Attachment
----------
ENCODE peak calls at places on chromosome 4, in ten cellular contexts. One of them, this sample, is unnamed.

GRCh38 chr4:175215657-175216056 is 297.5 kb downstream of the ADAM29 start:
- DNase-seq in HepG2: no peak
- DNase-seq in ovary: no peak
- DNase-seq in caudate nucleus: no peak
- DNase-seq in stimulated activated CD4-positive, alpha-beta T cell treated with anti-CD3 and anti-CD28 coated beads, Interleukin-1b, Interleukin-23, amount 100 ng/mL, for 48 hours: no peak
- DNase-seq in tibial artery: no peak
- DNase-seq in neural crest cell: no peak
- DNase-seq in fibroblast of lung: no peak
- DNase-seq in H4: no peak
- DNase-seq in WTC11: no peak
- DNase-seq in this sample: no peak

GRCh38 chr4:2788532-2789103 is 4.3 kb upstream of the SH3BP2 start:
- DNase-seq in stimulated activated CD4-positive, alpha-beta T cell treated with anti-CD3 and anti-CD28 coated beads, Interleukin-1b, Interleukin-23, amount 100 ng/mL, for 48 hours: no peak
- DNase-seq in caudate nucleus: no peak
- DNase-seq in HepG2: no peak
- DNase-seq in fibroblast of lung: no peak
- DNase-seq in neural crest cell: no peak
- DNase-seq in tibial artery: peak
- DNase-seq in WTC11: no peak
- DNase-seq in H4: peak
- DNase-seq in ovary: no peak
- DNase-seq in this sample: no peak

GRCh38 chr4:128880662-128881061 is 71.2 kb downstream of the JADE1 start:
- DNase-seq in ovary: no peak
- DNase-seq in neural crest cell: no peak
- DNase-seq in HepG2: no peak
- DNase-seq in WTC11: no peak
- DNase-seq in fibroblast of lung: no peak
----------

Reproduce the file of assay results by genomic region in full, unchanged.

ENCODE peak calls at places on chromosome 4, in ten cellular contexts. One of them, this sample, is unnamed.

GRCh38 chr4:175215657-175216056 is 297.5 kb downstream of the ADAM29 start:
- DNase-seq in HepG2: no peak
- DNase-seq in ovary: no peak
- DNase-seq in caudate nucleus: no peak
- DNase-seq in stimulated activated CD4-positive, alpha-beta T cell treated with anti-CD3 and anti-CD28 coated beads, Interleukin-1b, Interleukin-23, amount 100 ng/mL, for 48 hours: no peak
- DNase-seq in tibial artery: no peak
- DNase-seq in neural crest cell: no peak
- DNase-seq in fibroblast of lung: no peak
- DNase-seq in H4: no peak
- DNase-seq in WTC11: no peak
- DNase-seq in this sample: no peak

GRCh38 chr4:2788532-2789103 is 4.3 kb upstream of the SH3BP2 start:
- DNase-seq in stimulated activated CD4-positive, alpha-beta T cell treated with anti-CD3 and anti-CD28 coated beads, Interleukin-1b, Interleukin-23, amount 100 ng/mL, for 48 hours: no peak
- DNase-seq in caudate nucleus: no peak
- DNase-seq in HepG2: no peak
- DNase-seq in fibroblast of lung: no peak
- DNase-seq in neural crest cell: no peak
- DNase-seq in tibial artery: peak
- DNase-seq in WTC11: no peak
- DNase-seq in H4: peak
- DNase-seq in ovary: no peak
- DNase-seq in this sample: no peak

GRCh38 chr4:128880662-128881061 is 71.2 kb downstream of the JADE1 start:
- DNase-seq in ovary: no peak
- DNase-seq in neural crest cell: no peak
- DNase-seq in HepG2: no peak
- DNase-seq in WTC11: no peak
- DNase-seq in fibroblast of lung: no peak